So I went to the hardware store in the big city and bought my own 50-watt photovoltaic solar panel. Never before have I possessed an electrical appliance of such spiritual and political import. Before I had a little Solio which is fine for things you might bring on an extended camping trip like a cell phone, an iPod, a GPS locator. But this 50-watt solar panel is the real thing; I can use it to charge batteries, to power up fluorescent light bulbs, to power my computer – I could even blast a fan if I so desired. There isn’t a single comfort of the Electric Age that I could realistically want that I can’t power with my solar panel. In honor of my favorite advocate of renewable energy, I call him “Al”.


Now one of the first things that this born-again heliotheist does every morning is place my buddy Al in front of the powerful, direct radiation of the early morning Sun. I kneel before Ra in supplication of his dominion over my electrical consumption and also photosynthesis for Jesus’ papaya patch. And as I go about the day I adjust its angle ever so slightly to compensate for the rotation of the Earth. O Ra, bless me with sustenance! O powerful Ra, bestow unto me energy!

The next time a chameleon finds its way into my sleeping place, I can flick a switch and say “Let there be Light!” and squash it much easier. What is more, not one penny of my money ever has to line the palaces of the House of Saud ever again.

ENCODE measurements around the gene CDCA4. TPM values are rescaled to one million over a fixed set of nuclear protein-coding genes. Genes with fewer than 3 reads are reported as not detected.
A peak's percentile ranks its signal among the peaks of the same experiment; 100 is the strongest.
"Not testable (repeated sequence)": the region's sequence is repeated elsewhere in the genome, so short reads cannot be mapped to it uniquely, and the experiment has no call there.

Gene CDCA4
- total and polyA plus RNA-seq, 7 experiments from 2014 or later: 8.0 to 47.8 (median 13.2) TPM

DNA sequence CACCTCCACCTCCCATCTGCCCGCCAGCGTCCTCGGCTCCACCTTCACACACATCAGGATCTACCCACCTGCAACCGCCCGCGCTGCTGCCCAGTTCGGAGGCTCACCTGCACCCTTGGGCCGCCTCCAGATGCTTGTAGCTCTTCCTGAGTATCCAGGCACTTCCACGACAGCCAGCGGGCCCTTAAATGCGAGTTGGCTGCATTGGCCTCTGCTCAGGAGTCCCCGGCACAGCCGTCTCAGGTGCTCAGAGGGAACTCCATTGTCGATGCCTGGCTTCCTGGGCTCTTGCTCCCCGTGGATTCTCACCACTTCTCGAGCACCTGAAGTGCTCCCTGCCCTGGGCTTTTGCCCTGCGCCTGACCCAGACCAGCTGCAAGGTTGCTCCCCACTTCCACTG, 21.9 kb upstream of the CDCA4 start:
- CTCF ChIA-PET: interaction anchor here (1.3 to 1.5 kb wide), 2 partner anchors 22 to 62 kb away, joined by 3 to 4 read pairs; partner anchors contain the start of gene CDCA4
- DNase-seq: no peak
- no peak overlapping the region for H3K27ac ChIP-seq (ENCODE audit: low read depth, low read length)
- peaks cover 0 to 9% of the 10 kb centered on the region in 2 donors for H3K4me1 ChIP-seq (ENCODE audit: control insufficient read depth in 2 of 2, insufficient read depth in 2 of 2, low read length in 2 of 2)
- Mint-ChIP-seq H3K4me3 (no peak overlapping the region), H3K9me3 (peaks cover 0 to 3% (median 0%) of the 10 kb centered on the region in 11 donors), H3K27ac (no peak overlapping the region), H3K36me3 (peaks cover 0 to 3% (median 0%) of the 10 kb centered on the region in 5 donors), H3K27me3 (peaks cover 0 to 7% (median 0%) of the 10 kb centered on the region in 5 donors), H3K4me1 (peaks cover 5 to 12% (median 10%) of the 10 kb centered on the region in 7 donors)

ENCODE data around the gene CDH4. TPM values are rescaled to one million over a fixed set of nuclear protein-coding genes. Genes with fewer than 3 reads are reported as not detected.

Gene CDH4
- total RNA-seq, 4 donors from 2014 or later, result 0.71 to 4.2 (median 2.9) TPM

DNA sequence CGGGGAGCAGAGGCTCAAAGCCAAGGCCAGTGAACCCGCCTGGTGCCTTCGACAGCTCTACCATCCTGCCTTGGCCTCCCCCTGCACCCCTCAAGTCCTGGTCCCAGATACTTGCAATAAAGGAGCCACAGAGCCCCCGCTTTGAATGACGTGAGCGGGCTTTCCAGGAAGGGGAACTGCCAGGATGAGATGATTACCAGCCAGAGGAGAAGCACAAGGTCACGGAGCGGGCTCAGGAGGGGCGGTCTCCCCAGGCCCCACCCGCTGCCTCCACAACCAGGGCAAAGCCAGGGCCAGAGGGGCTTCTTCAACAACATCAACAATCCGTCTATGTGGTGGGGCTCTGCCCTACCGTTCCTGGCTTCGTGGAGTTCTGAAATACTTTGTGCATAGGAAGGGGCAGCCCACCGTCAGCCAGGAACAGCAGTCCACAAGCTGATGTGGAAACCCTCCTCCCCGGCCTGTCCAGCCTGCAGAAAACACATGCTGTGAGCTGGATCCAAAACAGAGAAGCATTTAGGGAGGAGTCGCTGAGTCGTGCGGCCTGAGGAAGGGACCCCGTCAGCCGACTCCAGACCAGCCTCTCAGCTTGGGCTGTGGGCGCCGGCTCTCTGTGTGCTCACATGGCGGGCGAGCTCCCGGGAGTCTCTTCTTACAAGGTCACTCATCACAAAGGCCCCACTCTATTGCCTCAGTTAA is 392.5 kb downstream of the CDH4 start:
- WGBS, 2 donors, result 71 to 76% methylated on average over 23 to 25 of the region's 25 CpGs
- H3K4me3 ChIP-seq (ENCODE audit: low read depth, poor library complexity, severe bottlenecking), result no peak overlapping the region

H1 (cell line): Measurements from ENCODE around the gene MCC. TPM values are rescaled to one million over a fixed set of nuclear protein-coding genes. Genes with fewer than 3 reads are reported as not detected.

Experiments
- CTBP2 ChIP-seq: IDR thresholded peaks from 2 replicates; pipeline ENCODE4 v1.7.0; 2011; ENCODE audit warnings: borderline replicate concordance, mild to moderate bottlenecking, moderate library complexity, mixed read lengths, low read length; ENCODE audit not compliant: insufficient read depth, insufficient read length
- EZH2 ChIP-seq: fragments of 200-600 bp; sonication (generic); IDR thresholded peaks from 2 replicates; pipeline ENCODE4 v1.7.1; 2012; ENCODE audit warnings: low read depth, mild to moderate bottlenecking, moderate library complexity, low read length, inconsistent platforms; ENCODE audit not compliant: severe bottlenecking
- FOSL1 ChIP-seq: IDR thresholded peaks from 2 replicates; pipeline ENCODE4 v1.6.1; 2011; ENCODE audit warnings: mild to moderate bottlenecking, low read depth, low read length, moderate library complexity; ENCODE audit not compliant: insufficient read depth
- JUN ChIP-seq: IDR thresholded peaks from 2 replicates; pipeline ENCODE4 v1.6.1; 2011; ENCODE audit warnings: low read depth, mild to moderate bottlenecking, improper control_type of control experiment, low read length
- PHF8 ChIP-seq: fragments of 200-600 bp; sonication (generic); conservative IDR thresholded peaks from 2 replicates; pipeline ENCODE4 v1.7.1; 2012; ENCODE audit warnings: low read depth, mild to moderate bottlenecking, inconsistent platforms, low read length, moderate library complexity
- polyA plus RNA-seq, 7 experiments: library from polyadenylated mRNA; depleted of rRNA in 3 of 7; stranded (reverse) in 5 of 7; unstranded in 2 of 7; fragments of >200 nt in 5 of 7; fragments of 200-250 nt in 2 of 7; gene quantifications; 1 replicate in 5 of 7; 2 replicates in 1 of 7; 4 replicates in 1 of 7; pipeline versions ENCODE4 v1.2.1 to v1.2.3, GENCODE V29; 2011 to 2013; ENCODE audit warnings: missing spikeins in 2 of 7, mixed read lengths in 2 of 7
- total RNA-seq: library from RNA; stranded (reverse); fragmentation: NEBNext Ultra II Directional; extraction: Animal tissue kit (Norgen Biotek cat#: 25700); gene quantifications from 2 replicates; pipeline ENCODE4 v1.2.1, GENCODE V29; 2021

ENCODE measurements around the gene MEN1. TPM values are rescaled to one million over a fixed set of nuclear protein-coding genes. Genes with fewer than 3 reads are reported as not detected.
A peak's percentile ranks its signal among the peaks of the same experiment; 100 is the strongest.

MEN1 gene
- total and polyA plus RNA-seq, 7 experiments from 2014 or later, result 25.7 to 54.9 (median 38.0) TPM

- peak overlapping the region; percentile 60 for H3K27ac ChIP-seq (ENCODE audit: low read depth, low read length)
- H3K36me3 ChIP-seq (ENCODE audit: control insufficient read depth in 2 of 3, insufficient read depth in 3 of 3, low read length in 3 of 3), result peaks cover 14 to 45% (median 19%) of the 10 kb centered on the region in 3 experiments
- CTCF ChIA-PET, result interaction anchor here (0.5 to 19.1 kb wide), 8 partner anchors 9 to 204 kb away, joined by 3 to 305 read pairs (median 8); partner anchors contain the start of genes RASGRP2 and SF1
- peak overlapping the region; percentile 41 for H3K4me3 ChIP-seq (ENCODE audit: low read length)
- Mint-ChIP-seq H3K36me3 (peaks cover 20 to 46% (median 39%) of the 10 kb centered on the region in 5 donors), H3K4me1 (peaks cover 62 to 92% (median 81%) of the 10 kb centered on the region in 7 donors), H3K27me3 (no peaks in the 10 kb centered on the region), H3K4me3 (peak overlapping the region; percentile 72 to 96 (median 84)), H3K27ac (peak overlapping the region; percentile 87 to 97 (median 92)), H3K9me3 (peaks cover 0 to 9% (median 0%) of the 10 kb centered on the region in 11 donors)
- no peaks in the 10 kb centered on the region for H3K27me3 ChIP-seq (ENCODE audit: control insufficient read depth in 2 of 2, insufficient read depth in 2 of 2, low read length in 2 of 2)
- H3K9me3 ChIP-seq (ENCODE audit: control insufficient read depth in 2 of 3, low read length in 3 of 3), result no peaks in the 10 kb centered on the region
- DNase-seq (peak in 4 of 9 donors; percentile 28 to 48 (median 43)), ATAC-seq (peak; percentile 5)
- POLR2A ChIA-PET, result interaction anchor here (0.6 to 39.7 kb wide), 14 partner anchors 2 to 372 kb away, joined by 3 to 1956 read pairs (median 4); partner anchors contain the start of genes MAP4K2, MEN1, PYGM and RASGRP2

Back in the U.S.A., so-called “realistic” businesspeople tend to pooh-pooh the potential of solar energy as a silly gimmick and that the best we can hope for change in the energy market is find more oil in America. Such “realistic” individuals also told me that instead of joining the Peace Corps I should get a real job for a serious company like Lehman Brothers. Just to prove all of those naysayers wrong, from now on I am going to avoid at all costs charging my car battery, my light bulbs, my computer, my iPod or any other appliance with even a single electron released from the breakdown of fossil fuels. Even this blog is now powered with solar energy. From this point in time until the year Infinite I shall derive my electrical sustenance from the daily supplication of the Sun god Ra.

Mahmoud Ahmadinejad can suck on my photovoltaic generator.

2 comments:

Peaches said...

What a beautiful Sukkah you have built! Now do they have any lulav and egrolls in Mali?

I love this doggie dog...he is so cute!

Glad to know that you can produce so much power from one little panel and that it was available in Mali! Going to get one to power my Roomba! (Not)

Ciao, Bella

Anonymous said...

Zac, you are learning things that many of us in the USA who have never lived in countries like Mali will never learn. Energy and the source of that energy is one of those things. All the energy supplied to my condo unit here in Arlington TX is 100% wind power. Keep those blogs coming ... they are real joy to read!

Mr. Garcia (Monica Garcia's dad)